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What are Ship Scrap Yards And What is Ship Breaking




What are Ship Scrap Yards And What is Ship Breaking

Like all other machines, the ship also has a lifespan. The life span of modern-day ships is 25 to 30 years. But do you know what happens after that? What happens to the ship when it retires after completing its lifespan. How does a ship die? So after completing its life span, a ship is sent to ship scrap yards, where its parts are broken and sold as scrap.

What are Ship Scrap Yards And What is Ship Breaking

What ship breaking yards are, it becomes clear in its name, ship breaking yards are places where retired ships are brought and broken into junk, and that junk is sold to reuse. Ship scrap yards are also known as ship grave yards, these are considered as the last designation of the ships. Ships at ship scrap yards are broken by different methods. Ship-breaking or ship demolition is a type of ship salvage that involves the breakdown of entire or significant parts of a ship, which is then sold for reuse or for the extraction of raw materials, mainly in the form of scrap. This process, which occurs in a ship scrap yard, is also known as ship dismantling, ship breaking, or ship recycling.

After a certain lifespan, it is difficult and accidentally dangerous to maneuver ships, hence they are retired. But keeping them in the same condition is just a siege of the place, so they are sent to the ship scrap yard, where the ship’s material, especially steel, is recycled through the ship-breaking process to make new products. This reduces the mining of iron ore demand and reduces energy use in the steelmaking process.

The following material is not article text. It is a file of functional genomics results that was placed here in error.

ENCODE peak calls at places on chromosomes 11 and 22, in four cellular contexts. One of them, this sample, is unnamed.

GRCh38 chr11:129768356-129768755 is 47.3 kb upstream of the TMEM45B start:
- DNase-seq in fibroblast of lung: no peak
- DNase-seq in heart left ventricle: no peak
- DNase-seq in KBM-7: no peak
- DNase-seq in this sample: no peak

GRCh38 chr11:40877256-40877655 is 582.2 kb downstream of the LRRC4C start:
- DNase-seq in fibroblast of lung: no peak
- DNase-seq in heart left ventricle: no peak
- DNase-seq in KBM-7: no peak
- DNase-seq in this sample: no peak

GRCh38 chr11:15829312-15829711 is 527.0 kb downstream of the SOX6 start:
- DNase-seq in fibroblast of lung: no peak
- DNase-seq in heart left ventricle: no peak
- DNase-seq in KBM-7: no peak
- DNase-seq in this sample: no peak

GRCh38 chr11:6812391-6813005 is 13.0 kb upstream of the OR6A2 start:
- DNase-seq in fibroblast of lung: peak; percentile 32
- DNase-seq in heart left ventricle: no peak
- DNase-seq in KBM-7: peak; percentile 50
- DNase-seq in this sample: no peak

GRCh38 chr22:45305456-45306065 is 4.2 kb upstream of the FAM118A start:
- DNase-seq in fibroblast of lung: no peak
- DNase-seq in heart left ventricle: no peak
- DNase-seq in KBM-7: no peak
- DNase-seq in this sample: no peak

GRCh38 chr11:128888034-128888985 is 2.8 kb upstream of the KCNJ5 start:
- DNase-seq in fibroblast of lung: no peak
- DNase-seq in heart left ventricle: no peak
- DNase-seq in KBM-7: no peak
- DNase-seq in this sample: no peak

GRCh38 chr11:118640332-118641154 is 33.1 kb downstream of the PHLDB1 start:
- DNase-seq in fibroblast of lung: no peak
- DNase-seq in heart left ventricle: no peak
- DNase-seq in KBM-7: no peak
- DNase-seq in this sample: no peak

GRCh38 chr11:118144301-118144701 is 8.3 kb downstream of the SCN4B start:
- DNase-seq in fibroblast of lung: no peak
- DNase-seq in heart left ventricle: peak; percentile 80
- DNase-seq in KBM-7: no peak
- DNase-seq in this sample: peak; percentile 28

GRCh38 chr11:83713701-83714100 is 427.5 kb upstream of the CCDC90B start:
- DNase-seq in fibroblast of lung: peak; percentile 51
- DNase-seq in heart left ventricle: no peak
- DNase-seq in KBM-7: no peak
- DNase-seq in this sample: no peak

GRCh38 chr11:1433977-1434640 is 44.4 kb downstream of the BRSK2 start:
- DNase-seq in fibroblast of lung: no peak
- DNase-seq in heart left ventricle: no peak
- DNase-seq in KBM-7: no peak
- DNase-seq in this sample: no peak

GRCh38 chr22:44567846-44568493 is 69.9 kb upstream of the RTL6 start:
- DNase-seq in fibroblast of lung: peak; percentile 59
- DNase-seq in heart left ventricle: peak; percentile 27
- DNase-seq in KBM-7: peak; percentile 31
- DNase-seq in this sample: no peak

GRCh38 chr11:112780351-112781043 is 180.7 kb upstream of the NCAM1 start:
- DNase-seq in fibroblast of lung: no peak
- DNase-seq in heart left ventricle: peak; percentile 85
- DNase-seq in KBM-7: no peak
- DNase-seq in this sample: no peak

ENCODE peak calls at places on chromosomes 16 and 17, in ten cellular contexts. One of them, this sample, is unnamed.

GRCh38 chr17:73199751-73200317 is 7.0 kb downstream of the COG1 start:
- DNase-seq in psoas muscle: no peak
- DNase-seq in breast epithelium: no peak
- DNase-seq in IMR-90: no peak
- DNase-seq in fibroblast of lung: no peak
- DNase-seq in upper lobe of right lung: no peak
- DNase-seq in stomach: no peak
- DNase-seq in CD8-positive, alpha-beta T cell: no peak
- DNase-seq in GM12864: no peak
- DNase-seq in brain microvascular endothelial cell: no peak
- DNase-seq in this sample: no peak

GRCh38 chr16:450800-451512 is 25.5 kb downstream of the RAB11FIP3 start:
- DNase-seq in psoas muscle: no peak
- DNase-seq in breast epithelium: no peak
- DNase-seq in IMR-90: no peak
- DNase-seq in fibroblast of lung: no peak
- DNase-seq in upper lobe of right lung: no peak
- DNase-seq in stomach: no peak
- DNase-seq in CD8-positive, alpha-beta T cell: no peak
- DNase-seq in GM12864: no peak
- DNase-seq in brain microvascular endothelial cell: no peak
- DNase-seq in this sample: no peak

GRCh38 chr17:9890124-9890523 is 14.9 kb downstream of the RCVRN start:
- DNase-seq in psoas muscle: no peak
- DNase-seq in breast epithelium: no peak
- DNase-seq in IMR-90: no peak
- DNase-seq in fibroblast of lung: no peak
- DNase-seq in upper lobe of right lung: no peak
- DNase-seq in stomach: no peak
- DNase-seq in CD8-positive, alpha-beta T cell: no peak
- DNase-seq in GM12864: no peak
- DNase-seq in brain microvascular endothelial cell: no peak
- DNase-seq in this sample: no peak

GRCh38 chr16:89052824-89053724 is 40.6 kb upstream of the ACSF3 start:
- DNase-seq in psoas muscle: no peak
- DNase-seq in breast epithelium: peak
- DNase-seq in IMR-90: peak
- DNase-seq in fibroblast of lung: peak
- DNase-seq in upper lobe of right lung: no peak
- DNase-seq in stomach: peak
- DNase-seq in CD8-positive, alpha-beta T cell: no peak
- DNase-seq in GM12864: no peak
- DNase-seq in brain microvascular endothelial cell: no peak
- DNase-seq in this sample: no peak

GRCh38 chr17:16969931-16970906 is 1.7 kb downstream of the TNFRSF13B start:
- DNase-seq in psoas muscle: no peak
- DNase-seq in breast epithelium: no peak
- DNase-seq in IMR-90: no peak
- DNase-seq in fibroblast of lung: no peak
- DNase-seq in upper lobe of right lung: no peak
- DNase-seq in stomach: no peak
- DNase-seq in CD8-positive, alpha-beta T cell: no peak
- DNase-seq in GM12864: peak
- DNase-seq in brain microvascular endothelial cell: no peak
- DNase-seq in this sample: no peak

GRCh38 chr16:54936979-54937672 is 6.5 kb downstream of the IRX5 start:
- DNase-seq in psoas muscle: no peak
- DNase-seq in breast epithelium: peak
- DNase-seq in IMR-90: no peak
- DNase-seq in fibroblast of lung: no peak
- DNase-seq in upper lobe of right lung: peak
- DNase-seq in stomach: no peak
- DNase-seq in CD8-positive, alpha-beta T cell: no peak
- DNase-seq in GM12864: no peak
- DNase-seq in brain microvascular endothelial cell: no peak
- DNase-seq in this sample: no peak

The Market Of Ship Scrap Yards

The sea connects all countries, and therefore ships are in almost every country, but still, ship scrap yards are not available in every country. This is a little surprising, but there are many reasons behind this, the main one being the protection of the environment. Ship breaking is a very large industry and is also known as a very dangerous industry. In this work, different toxic winds and toxic substances spread the environment. In many countries this work is almost banned, they sell their retired ships to other countries, where this work is mainly done.

The largest stakeholders in the worldwide ship scrapping or ship breaking market are India, Bangladesh, China, and Pakistan, which are the global hub of ship breaking. Chittagong Ship Breaking Yard in Bangladesh, Alang in India, and Gadani in Pakistan are the largest ship graveyards in the world. About 225,000 workers work in ship breaking yards in India, Bangladesh, China, and Pakistan. In these developing countries, workers are ready to do more work with fewer wages. In Bangladesh, recycled steel comprises 20% of the country’s needs and in India, it is about 10%.